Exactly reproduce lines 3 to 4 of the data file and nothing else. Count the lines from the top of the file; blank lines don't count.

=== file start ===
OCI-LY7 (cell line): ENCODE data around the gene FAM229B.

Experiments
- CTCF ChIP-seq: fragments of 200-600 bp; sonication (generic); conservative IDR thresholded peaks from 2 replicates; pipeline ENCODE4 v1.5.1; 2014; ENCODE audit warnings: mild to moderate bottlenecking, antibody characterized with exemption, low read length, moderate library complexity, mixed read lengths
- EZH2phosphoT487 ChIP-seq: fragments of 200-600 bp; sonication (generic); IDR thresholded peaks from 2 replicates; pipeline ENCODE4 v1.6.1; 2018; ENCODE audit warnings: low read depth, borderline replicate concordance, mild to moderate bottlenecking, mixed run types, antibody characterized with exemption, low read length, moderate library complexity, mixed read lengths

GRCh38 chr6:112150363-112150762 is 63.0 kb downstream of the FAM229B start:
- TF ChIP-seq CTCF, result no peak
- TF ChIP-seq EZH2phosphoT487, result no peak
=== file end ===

- CTCF ChIP-seq: fragments of 200-600 bp; sonication (generic); conservative IDR thresholded peaks from 2 replicates; pipeline ENCODE4 v1.5.1; 2014; ENCODE audit warnings: mild to moderate bottlenecking, antibody characterized with exemption, low read length, moderate library complexity, mixed read lengths
- EZH2phosphoT487 ChIP-seq: fragments of 200-600 bp; sonication (generic); IDR thresholded peaks from 2 replicates; pipeline ENCODE4 v1.6.1; 2018; ENCODE audit warnings: low read depth, borderline replicate concordance, mild to moderate bottlenecking, mixed run types, antibody characterized with exemption, low read length, moderate library complexity, mixed read lengths